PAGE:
Something Completely Different: Design Rules

With the current playtesting project underway, I feel like it’s safe to talk a little more about the idea of a Dynasty Warriors-themed miniatures game. Playtesting can be somewhat grindy; a mental break can only do us good. 😉

If we were to pursue this game, the first step would be to come up with the core rules guiding the design. I can’t imagine not starting with:

1. The decisions must be interesting.

Part of the original idea was to use the game’s elements–its rules, its components, its play, everything–to put across emotion, much like how authors use words and sentence structure. That kind of guiding principle deserves to be a rule:

2. All aspects of the game must help convey an emotion.

In that formulation Rule #2 is question-begging: what’s the emotion in question? If this is a Dynasty Warriors-esque experience, there’s only one good answer:

2 (revised). All aspects of the game must reinforce the players’ feelings of might, prowess, and general awesomeness.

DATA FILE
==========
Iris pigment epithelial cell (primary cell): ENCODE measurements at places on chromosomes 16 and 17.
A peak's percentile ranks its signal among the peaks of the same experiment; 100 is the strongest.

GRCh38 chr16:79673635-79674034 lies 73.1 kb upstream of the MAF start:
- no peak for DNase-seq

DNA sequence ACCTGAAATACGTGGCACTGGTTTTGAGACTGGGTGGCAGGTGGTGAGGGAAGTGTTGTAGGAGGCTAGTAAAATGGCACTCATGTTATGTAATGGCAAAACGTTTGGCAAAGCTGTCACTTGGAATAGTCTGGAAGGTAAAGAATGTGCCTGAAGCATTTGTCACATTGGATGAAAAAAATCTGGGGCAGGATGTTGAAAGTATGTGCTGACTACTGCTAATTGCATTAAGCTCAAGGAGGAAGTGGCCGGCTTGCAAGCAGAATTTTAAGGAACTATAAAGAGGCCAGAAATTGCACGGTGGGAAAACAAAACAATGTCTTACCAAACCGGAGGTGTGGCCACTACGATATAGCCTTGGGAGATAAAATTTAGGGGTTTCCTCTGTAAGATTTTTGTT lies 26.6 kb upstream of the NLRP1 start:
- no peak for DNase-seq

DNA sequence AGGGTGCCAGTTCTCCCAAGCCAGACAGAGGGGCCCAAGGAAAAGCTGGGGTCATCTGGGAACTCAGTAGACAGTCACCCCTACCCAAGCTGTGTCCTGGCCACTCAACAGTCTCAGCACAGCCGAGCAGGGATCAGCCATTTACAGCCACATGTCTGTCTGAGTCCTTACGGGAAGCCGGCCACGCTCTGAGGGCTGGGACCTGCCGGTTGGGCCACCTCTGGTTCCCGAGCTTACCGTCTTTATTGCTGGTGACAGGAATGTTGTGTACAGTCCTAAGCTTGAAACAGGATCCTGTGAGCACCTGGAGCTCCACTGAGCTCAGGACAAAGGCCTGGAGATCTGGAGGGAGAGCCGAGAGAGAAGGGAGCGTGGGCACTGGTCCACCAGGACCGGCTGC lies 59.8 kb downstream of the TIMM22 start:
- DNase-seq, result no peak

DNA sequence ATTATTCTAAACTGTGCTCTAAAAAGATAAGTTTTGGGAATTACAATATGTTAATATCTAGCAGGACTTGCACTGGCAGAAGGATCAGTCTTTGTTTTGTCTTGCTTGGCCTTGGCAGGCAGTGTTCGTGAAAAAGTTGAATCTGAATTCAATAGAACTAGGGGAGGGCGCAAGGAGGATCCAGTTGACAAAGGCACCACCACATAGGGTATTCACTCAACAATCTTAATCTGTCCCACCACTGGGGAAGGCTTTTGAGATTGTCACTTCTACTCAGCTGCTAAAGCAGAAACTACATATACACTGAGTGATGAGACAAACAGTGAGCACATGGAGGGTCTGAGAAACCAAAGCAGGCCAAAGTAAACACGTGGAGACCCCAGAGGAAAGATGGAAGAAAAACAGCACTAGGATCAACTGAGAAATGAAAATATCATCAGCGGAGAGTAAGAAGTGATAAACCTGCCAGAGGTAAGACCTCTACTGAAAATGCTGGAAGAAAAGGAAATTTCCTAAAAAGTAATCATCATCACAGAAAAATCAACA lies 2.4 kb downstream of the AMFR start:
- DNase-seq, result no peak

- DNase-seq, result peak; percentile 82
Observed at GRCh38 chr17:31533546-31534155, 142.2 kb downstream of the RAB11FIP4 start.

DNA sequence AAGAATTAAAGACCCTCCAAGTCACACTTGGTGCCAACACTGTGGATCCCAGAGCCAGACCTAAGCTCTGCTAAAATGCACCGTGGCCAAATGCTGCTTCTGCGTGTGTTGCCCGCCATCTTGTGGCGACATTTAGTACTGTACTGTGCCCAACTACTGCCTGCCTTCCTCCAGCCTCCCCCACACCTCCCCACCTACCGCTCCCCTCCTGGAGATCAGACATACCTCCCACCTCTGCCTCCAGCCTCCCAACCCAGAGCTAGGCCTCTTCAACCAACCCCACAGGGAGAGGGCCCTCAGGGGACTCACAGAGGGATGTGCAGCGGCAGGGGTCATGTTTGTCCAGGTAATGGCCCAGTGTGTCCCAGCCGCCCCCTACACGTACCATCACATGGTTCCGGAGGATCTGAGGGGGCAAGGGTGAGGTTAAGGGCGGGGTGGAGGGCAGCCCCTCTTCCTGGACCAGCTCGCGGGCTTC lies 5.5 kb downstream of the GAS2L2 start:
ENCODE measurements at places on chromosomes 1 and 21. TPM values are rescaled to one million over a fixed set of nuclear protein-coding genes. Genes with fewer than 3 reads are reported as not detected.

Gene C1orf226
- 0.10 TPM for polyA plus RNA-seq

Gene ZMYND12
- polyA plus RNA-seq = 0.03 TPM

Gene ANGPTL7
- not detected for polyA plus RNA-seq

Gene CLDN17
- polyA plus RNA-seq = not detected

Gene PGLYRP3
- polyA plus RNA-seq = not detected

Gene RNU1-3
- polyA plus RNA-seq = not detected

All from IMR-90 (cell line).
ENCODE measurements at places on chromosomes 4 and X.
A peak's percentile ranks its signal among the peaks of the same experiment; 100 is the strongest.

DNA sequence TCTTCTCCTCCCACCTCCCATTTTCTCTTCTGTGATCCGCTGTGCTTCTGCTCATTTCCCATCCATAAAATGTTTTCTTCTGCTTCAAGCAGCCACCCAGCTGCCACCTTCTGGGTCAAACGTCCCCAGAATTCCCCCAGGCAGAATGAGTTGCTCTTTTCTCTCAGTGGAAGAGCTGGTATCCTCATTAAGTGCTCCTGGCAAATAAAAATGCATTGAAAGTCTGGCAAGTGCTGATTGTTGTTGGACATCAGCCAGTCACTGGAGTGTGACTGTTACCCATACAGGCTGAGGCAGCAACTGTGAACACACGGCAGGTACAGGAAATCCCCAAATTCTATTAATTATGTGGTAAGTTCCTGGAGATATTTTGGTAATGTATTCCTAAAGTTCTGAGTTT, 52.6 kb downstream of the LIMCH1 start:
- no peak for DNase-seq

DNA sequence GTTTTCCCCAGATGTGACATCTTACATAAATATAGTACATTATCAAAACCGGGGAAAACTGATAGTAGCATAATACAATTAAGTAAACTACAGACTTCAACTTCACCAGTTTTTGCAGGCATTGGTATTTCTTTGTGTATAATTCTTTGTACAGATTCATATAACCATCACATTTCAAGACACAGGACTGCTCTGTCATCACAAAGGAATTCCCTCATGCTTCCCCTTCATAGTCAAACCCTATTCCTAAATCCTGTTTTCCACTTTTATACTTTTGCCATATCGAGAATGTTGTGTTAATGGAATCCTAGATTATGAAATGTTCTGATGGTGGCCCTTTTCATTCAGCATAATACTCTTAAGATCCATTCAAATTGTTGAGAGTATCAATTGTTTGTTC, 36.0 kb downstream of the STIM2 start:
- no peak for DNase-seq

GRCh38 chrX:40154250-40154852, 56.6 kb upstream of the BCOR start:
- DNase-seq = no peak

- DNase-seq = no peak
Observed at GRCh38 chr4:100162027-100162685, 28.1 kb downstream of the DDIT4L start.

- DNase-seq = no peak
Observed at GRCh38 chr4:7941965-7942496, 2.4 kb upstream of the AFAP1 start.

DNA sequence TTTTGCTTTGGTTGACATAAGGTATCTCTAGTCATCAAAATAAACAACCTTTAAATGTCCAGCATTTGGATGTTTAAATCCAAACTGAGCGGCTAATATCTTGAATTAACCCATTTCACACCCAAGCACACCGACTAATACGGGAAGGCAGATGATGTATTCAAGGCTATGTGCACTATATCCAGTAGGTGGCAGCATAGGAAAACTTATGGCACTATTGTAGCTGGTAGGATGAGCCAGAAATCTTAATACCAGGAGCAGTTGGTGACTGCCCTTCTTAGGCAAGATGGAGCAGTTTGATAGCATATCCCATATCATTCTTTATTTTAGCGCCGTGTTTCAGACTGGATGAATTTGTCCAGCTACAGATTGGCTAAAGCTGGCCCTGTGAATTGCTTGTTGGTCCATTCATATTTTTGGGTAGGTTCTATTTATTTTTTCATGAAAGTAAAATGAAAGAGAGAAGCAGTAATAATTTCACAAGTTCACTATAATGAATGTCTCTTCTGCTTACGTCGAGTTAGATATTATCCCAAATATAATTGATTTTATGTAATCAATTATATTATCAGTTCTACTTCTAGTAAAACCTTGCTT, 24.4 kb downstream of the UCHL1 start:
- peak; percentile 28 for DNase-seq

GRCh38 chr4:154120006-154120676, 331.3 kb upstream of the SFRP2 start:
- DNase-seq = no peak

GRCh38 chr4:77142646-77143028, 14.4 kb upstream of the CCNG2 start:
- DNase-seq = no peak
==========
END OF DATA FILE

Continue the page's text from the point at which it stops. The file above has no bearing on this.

(Wait, this is really interesting–how do we reinforce competing players’ positive feelings at the same time, given that one of them is probably losing? So tempting to spend time on this . . . this is why it’s dangerous to work on other projects during playtesting! 😉 )

That wasn’t all the game was trying to do, though: it was also trying to create a sort of story arc. I don’t feel qualified to delve into what a “story arc” is, but I feel comfortable saying that a three-act structure counts.

3. The game experience must involve three acts, as in a three-act story.

I’m not sure what that means, exactly, but it sounds like a lot of fun to think about.


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